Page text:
Lead Session Chair:
Stephan Barth, Managing Director, ForWind - Center for Wind Energy Research, Germany
Daniel Alarcón (1) F P Climent Molins (1) Xavier Gironella (1) Alexis Campos (1) Pau Trubat (1)
(1) Universitat Politècnica de Catalunya, Barcelona, Spain
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Presenter's biographyBiographies are supplied directly by presenters at OFFSHORE 2015 and are published here unedited
Mr Campos have been involved in offshore structures for wind turbines since 2011, has been participated in the development of 4 patents regarding new concepts of cost-effective floating concrete offshore structures. Prior to this he was working as civil engineer consultant. Currently he is a PhD candidate at Universitat Politècnica de Catalunya, where he is working on the structural assessment of floating concrete structures for supporting offshore wind turbines.
Experiments on a scale model of amonolithic concrete spar for floating wind turbines
Currently, huge efforts have been invested on how to reduce the costs of the new floating offshore wind turbines substructures. Preliminary studies of a concept consisting of a monolithic concrete SPAR platform were presented in 2014. The studies were performed in the framework of the AFOSP KIC-InnoEnergy project (Alternative Floating Platform Designs for Offshore Wind Towers using Low Cost Materials) showing significant CAPEX and OPEX reductions. The experimental phase of the project was developed during 2014.
The experiments comprised a set of hydrodynamic tests performed in the CIEM wave flume facility at the Universitat Politècnica de Catalunya (UPC), with a 1:100 scale model assuming Froude similitude. The complete experimental campaign included free decay tests, a set of 22 regular wave trains of different periods to determine the RAO’s and another set of 21 regular and irregular wave trains in conjunction with a mechanical wind device, simulating the mean thrust force exerted by the wind turbine.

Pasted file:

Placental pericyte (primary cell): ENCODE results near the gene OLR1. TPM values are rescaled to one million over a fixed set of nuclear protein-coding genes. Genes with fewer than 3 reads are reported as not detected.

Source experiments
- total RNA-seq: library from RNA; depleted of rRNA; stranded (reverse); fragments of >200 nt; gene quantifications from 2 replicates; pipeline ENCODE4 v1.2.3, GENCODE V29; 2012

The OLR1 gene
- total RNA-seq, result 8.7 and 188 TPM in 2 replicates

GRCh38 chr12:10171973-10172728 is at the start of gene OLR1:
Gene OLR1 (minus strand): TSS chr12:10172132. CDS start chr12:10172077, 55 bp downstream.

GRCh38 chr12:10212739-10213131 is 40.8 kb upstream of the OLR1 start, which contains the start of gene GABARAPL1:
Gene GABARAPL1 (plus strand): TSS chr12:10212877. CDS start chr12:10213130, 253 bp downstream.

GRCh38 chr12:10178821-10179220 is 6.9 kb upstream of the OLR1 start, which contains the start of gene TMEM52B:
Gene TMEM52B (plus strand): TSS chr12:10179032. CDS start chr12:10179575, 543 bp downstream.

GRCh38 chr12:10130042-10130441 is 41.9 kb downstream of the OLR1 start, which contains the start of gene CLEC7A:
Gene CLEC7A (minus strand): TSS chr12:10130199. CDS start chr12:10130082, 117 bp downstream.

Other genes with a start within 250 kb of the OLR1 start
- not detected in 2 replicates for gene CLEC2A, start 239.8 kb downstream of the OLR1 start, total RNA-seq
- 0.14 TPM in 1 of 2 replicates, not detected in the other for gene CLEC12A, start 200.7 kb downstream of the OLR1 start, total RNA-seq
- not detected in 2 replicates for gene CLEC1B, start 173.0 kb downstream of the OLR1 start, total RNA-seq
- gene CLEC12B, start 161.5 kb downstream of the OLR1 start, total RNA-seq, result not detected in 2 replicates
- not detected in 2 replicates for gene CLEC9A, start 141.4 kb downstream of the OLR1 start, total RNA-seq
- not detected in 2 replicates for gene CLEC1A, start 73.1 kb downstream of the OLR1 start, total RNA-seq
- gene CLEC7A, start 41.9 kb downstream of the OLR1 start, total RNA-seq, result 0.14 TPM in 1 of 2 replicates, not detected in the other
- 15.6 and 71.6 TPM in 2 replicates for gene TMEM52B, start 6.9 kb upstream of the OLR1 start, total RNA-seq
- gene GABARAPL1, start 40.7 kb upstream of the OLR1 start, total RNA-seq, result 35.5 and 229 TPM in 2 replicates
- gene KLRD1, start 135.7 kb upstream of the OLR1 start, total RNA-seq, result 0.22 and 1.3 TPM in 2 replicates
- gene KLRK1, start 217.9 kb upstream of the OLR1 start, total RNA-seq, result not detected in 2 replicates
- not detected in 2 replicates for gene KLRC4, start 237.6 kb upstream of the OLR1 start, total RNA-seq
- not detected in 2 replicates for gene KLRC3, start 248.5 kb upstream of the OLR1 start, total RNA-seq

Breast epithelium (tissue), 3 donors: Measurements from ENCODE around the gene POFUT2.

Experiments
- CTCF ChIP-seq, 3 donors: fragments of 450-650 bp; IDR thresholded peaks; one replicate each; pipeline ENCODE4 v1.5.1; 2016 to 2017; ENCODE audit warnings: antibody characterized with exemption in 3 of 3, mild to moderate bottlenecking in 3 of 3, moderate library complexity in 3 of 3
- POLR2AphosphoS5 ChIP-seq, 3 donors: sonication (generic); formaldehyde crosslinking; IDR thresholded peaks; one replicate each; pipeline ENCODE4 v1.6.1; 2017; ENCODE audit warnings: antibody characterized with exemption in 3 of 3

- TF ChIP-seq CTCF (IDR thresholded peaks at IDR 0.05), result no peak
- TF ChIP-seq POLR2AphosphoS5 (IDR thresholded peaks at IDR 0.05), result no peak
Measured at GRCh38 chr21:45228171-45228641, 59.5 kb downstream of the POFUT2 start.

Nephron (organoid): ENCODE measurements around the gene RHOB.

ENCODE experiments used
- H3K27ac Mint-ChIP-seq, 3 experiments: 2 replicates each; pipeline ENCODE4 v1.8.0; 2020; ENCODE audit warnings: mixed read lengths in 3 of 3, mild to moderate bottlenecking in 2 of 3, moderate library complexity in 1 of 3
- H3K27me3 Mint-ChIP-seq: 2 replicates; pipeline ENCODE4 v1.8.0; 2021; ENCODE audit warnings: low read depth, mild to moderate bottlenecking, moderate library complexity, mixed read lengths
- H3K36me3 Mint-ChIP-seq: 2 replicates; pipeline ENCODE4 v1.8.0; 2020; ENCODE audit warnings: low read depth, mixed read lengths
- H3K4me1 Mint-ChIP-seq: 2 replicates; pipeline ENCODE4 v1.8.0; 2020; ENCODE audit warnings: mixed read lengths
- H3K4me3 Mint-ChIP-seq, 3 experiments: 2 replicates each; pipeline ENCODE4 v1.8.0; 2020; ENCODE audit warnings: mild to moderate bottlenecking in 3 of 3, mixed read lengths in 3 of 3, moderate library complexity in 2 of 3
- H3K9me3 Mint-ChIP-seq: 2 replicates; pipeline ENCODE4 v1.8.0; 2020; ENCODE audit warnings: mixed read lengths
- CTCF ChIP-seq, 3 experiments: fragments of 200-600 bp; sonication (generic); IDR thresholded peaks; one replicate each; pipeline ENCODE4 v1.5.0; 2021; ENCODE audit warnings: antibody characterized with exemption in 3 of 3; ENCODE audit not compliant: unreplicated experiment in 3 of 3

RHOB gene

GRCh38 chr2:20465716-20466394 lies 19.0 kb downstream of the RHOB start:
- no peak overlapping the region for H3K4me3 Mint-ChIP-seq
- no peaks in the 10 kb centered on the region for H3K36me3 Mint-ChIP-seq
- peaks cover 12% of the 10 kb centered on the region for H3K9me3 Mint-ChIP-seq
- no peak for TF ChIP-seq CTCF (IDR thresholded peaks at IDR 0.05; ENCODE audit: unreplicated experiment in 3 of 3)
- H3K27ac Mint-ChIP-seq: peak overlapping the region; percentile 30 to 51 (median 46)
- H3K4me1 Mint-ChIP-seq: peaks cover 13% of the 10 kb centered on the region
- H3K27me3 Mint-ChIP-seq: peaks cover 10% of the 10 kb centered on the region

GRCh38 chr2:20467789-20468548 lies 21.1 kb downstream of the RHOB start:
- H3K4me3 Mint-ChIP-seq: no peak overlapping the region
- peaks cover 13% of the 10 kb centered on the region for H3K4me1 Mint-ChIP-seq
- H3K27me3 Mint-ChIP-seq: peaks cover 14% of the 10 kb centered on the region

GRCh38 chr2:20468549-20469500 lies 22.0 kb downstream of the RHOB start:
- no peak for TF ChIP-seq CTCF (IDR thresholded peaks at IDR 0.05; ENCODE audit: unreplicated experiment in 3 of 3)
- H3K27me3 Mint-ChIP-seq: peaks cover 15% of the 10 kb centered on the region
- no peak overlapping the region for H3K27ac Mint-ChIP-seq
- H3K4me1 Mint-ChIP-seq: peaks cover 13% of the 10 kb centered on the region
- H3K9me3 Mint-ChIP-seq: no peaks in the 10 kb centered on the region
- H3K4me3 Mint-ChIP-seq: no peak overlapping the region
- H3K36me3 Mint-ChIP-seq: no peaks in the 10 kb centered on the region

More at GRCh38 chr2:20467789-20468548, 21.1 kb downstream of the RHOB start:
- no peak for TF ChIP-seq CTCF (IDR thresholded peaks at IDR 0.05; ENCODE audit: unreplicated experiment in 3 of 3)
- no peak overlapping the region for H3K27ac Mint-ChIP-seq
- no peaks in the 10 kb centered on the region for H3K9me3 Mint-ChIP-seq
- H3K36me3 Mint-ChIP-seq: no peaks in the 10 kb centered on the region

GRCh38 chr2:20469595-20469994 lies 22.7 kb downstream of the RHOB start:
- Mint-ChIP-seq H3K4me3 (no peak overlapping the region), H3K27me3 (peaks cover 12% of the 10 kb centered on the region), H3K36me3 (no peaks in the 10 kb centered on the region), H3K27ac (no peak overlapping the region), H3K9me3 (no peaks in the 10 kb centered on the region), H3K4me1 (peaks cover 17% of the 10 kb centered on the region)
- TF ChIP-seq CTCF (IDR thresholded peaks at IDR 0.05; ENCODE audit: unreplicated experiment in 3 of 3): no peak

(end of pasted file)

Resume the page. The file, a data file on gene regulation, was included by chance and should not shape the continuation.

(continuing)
Main body of abstract
The paper will focus on the scale model design, its monitoring and some of the results. Regarding the model design, it was intended to maintain all the external geometry properly scaled to be suitable for future specific experimental tests. Then, a material whose density is close to the concrete one should be selected in order to allow the adjustment of both the weight and the centre of gravity and the pitch/roll inertia. In order to correct the effect of the weight of the instruments used for monitoring or/and manufacturing imperfections between the theoretical and the manufactured mechanical properties of the scale model, a set of adjustable weights inside de scale model was designed assuring such properties, particularly the pitch/roll inertia. The exact position of the weights was finely tuned to exact fit the model properties,
The scaled model of the catenaries was also carefully studied because the constraints in with of the flume facility. An optimized truncated system of catenaries was successfully used.
A mechanical wind device was also specifically designed to ensure a quasi-static force at the top of the model, simulating the effect of the mean rotor thrust force. The pros and cons of using this kind of simple mechanical wind device will be appraised.
A detailed description of the methodology for the experimental campaign will be presented, including the adjustment and checking of the final properties of the manufactured scale model, the mechanical wind device system design and configuration as well as the instrumentation used during the tests. Finally, a summary of the experimental results will be presented.
The paper will offer a comprehensive explanation of the methodology used for the testing program, including the main issues with the facilities, instrumentation, scaling of the prototype, etc. It will also present the data analysis to obtain some of the significant hydrodynamic parameters.